I also had to learn that having a good job, one that pays well and gives benefits, is difficult to find. The people who in their early-20s do have these jobs are the outliers, not the norm. I am still looking for that perfect job, but it doesn’t mean I can’t appreciate the job I have now.

The hardest lesson I’ve had to embrace is that the old saying “patience is a virtue” is actually true! For somebody with “high-functioning” anxiety, the phrase was never conducive of what I wanted to accomplish. It was better left in a kitchen drawer, left beside other tools I would never use. However, sometimes allowing yourself to slow down, sit down, and daydream is the best way to cope with anxiety. Pushing yourself to just give a few minutes a day to think is the best remedy for a busy mind. I also know when I decide to launch the next big project, I will be prepared because I have given myself the patience to research thoroughly and slow down my need to impress and achieve. The next project won’t be simply about achieving but doing good for the world.

Let me be clear. I still struggle with my anxiety. I still overcomplicate my schedule and take on too much, and sometimes I break down. However, I’m learning my limits. I’m learning when to take my foot off the gas. I’m learning the accelerator isn’t always the best option. Sometimes, self-care in the middle of a project is the best option. You must give yourself grace and have a moment of courage and do what is best for your health. Most importantly, make sure you don’t get caught up in the rat race, or if you do, make sure you control the terms. That is the true way to succeed in your early 20s.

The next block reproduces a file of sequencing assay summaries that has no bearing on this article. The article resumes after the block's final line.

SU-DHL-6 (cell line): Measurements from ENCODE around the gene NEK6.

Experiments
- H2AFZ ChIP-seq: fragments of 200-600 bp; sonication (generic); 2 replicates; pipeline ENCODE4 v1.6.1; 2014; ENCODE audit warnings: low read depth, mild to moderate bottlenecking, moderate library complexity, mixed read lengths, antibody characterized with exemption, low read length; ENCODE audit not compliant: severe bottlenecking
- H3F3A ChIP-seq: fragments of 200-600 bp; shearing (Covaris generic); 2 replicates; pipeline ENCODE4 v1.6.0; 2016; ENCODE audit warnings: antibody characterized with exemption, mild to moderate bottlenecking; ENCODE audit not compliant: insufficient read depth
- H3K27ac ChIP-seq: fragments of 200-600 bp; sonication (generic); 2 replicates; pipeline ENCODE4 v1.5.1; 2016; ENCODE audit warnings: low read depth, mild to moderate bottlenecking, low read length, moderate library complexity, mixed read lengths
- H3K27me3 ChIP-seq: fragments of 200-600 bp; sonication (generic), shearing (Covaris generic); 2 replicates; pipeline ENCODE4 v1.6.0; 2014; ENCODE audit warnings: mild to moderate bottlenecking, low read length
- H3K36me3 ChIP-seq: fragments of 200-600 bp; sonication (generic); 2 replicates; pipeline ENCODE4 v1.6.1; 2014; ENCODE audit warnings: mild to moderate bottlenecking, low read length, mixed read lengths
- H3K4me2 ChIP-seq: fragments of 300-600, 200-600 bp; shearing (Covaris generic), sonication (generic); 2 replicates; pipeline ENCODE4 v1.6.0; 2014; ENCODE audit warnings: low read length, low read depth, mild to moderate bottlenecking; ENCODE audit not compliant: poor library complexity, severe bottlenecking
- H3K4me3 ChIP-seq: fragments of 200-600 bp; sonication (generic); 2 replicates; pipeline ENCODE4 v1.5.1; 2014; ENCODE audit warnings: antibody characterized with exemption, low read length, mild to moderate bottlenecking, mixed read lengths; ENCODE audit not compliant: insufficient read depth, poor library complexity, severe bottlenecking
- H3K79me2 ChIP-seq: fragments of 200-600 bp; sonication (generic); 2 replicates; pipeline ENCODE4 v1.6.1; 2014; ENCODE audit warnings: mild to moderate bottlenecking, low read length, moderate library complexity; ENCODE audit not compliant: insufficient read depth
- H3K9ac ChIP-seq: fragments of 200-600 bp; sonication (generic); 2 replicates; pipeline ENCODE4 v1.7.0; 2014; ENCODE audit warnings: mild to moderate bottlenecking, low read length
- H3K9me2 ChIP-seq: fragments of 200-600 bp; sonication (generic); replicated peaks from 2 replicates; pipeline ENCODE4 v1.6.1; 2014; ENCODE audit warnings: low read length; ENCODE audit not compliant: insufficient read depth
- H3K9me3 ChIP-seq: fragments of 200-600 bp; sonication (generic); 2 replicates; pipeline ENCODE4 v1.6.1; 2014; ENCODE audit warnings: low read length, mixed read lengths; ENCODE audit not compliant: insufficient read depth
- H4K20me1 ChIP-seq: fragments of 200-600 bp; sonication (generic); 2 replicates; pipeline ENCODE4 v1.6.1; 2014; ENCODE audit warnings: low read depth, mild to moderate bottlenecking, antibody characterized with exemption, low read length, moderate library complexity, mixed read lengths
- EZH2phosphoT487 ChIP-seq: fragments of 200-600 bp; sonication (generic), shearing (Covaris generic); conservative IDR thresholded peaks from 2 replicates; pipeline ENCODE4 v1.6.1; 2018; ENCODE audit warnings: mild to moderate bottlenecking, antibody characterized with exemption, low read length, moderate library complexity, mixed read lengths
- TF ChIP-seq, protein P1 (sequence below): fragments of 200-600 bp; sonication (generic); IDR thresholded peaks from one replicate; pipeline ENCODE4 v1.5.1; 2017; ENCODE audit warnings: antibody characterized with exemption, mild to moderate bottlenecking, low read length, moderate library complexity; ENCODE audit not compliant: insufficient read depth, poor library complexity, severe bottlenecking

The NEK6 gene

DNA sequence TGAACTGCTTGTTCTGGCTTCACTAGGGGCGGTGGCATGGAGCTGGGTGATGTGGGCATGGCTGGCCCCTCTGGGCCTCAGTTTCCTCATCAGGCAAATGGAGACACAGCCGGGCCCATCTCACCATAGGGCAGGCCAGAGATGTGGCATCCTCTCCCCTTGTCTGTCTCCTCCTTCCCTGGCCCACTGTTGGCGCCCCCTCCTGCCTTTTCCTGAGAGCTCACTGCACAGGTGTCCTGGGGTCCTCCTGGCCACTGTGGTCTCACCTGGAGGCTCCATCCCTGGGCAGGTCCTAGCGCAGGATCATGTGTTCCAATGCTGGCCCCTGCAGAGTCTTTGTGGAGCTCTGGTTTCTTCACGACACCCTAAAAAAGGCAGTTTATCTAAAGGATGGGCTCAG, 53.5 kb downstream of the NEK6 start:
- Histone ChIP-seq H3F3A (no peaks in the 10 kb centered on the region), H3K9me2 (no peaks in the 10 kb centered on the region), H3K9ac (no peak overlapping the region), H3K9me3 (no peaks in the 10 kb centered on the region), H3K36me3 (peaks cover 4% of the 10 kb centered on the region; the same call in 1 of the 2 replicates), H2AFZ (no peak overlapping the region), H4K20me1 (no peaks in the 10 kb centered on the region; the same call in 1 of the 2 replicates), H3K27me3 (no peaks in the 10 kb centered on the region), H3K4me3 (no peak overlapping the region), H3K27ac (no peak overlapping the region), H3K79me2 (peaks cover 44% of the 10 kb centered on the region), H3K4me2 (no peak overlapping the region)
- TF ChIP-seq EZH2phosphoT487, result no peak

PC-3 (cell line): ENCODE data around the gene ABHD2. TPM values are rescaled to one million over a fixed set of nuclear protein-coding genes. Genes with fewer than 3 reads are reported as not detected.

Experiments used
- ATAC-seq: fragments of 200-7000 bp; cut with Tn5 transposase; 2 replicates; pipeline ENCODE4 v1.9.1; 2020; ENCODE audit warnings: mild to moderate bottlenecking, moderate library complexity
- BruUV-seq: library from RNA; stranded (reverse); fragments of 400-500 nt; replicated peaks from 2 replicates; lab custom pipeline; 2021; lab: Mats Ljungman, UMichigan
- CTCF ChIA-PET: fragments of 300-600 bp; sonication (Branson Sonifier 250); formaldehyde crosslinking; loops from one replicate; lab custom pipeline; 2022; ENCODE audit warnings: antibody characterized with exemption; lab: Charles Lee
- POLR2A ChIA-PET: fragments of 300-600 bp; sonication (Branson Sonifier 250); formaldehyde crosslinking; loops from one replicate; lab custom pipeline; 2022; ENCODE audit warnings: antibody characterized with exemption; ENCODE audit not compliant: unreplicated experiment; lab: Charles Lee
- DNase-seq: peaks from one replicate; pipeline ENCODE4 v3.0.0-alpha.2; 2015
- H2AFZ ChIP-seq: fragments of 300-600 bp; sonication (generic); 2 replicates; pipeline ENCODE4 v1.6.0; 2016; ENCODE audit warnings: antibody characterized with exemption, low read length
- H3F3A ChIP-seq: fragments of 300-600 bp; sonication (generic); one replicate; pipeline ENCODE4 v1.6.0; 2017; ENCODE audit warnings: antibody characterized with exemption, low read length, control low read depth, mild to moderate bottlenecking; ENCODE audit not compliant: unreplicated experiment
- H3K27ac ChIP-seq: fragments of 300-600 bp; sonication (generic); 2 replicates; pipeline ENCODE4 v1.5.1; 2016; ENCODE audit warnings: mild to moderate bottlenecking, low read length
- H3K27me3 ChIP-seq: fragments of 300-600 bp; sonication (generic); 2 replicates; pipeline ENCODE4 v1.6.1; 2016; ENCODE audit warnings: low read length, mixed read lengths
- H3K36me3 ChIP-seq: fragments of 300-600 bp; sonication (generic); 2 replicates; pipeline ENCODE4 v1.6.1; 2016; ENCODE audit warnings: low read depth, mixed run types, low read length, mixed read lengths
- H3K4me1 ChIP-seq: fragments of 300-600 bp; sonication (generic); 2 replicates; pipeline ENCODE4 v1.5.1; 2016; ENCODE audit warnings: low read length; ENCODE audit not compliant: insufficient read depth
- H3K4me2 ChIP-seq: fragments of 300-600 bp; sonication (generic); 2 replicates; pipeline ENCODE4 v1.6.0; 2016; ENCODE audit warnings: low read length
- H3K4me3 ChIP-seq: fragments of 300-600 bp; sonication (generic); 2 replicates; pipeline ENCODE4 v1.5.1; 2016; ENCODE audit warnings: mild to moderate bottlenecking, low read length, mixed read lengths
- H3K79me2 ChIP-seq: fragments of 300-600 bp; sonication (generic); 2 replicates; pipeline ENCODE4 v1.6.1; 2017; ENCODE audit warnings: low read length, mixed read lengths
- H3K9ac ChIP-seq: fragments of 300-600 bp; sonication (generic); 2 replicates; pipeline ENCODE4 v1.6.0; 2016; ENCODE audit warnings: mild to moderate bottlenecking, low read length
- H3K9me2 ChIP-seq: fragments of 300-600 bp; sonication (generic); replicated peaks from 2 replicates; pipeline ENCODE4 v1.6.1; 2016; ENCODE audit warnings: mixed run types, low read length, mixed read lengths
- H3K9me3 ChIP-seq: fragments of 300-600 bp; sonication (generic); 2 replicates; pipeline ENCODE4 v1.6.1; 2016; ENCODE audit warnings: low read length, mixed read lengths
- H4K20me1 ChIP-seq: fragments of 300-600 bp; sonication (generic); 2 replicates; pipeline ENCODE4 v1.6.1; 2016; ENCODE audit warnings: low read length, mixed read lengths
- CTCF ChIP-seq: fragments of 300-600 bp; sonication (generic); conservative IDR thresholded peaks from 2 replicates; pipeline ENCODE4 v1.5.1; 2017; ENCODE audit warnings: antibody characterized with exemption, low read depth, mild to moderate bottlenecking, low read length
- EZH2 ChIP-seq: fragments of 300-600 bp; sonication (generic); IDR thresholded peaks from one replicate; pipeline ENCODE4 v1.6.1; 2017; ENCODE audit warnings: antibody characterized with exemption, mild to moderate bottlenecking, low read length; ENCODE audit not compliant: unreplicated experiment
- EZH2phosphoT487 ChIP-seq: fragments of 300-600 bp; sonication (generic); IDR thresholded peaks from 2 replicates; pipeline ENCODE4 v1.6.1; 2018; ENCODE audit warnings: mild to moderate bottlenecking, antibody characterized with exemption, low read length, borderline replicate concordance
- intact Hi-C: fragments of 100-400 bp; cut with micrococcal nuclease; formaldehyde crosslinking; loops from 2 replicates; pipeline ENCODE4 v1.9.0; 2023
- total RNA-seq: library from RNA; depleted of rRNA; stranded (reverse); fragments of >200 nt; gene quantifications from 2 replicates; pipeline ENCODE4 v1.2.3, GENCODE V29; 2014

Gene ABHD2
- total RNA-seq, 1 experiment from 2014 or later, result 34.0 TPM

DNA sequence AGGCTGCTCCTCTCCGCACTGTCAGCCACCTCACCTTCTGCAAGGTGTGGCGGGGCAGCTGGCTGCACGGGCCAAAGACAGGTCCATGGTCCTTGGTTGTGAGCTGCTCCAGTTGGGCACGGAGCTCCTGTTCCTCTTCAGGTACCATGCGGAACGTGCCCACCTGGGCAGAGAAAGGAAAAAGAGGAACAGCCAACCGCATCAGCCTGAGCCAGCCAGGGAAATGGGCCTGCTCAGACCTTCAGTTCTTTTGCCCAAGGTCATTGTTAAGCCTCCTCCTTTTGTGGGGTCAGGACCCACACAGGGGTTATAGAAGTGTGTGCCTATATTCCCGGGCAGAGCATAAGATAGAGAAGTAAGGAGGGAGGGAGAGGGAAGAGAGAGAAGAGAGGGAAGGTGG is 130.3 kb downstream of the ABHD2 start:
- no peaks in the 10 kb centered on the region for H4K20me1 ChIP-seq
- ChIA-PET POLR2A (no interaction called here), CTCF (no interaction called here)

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My anxiety comes in two forms. It used to be three, but I’ll come back to that.

There is the slow build. The always-there, low-level panic that feels like there are little gnomes living inside of my chest that have chains wrapped around my lungs and are pulling them ever tighter. It can last for hours and never really gets any better or worse. It just pulls me down and makes me want to curl up into a ball and wait for it to go away.

Then there’s the panic attack. And by “attack” I mean it feels like someone has punched me with a metal hand – fist straight through the rib cage, squeezing my heart. Squeezing and pulling out from between my lungs that no longer work. My lungs no longer draw air and my heart no longer pumps blood and I’m getting dizzy and it’s going black and I’m going to pass out and wake up heartless, breathless and inside a hospital.

This is something that has never happened and never will happen. It used to be a serious, serious fear but now I’m very aware it’s not going to happen. But it hasn’t made the panic attacks any easier, let me tell you.